"My first sight was of a pagoda-studded landscape amid an expanse of forest greenery," Alan Rabinowitz remembered of his first visit to Myanmar in 1993.  Long closed to Westerners, Myanmar harbored some of the rarest species on Earth and the Wildlife Conservation Society and Rabinowitz hoped to protect them. Over the course of the next decade, working closely with the Myanmar Forest Department, their efforts paid off with the creation of three new national parks, including the tiger reserve in Hukawng Valley. Together these parks reflect the rich diversity of the country's wildlife.
 
Lampi Island Marine National Park was the first success story. Established in 1996, it covers 79 square miles (200 square kilometers) of pristine coral reefs, towering mangroves, and island habitat abundant with bird and marine life, such as sea turtles and dugongs.   
 
Hkakabo Razi National Park is named for the 19,295-foot (5,881-meter) Himalayan peak it encompasses. Before its establishment in 1998, Rabinowitz and his Forest Department colleagues explored this remote area in northern Myanmar, discovering a new species of deer, the leaf deer  (Muntiacus putaoensis), and contacting the last-known members of the Taron pygmy tribe.  The 1,500-square-mile (4,000-square-kilometer) park shelters a variety of endangered animals, including the clouded leopard, red panda, and black barking deer as well as several species of rare orchids and dozens of birds.
 
—Jeanne E. Peters
Did You Know?

Related Links
Wildlife Conservation Society
www.wcs.org
Explore the many projects undertaken by this conservation group to help protect the Earth's endangered species.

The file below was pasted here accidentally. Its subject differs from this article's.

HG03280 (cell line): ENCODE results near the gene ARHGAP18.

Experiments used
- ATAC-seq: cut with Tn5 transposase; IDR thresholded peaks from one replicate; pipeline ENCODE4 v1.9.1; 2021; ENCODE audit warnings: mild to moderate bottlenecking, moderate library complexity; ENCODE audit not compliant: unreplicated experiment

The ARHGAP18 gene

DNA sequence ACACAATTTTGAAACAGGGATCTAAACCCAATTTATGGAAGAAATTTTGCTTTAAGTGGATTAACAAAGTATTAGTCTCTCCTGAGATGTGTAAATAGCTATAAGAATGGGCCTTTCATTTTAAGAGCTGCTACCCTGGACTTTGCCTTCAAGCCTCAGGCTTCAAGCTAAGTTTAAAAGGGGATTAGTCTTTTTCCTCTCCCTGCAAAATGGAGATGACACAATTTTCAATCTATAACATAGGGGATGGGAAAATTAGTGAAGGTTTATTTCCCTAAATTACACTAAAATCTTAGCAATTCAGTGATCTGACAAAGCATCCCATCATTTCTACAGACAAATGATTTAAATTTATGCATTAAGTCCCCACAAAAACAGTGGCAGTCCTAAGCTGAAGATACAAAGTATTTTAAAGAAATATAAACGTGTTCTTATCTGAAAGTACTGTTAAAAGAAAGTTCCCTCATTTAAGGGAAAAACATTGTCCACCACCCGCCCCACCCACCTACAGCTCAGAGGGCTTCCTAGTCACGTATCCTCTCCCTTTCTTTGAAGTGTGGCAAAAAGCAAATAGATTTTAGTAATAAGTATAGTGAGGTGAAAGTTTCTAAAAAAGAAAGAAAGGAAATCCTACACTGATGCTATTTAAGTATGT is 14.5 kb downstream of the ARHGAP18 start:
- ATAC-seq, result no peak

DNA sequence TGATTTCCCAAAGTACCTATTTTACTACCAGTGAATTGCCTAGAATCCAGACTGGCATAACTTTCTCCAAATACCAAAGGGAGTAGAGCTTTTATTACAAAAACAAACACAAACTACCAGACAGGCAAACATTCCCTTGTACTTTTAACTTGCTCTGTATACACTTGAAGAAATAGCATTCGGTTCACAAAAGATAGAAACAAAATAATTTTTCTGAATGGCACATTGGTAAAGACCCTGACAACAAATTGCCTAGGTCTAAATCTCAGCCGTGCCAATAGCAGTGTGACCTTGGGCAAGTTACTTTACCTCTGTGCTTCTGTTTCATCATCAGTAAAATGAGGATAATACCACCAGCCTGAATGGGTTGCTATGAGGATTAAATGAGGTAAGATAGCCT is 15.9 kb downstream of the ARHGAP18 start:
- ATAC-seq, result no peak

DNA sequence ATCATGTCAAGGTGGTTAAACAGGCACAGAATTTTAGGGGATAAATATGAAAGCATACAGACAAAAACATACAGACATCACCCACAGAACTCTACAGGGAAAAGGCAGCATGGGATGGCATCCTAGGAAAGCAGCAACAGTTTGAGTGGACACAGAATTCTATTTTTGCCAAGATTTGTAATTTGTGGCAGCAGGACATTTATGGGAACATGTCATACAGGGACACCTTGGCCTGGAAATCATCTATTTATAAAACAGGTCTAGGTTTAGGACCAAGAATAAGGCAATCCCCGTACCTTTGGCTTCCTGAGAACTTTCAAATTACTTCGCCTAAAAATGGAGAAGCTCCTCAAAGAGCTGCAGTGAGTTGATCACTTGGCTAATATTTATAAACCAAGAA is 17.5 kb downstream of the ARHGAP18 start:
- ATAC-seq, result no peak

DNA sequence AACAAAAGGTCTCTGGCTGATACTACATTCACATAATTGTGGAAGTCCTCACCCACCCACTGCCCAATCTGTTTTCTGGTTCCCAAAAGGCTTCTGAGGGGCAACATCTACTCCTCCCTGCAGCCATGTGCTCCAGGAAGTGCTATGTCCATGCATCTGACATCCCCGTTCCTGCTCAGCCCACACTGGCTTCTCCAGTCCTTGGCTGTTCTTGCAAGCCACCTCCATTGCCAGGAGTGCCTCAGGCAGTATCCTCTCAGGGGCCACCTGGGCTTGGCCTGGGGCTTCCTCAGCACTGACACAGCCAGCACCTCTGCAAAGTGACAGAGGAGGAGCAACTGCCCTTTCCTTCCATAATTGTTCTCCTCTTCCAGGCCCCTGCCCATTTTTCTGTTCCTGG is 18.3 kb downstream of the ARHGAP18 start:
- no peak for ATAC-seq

Convention on International Trade in Endangered Species of Wild Flora and Fauna
www.cites.org
Read about the latest species added to the list of some 5,000 animals and 28,000 plants considered threatened by the agency that monitors species exploitation around the world.
 
Myanmar Government
www.myanmar.com
Learn more about the Myanmar government at this official site, which includes news about protected areas and tourist destinations.

National Public Radio
www.npr.org/programs/re/archivesdate/2004/mar/tigers/
National Public Radio's "Radio Expeditions" website features an interview with conservationist Alan Rabinowitz.

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Bibliography
Becka, Jan. Historical Dictionary of Myanmar. The Scarecrow Press, 1995.

Nowak, Ronald M. Walker's Mammals of the World. Johns Hopkins University Press, 1999.   
 
Rabinowitz, Alan. Beyond the Last Village. Island Press, 2001.
 
Tuchman, Barbara W. Stilwell and the American Experience in China, 1911-45. Grove Press, 1970.
 
White, Theodore H., ed. The Stilwell Papers. William Sloane Associates, 1948.

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NGS Resources
Webster, Donovan. "Blood, Sweat, and Toil Along the Burma Road." National Geographic (November 2003), 84-103.
 
Bellows, Keith. "Tourism and Freedom." National Geographic Traveler (September 2002), 6.
 
Swerdlow, Joel L. "Burma: The Richest of Poor Countries." National Geographic (July 1995), 70-97.
 
Gayer, Richard. "Elephants Save Forests: Forests Save Elephants." National Geographic Research and Exploration (Spring 1992), 133-5.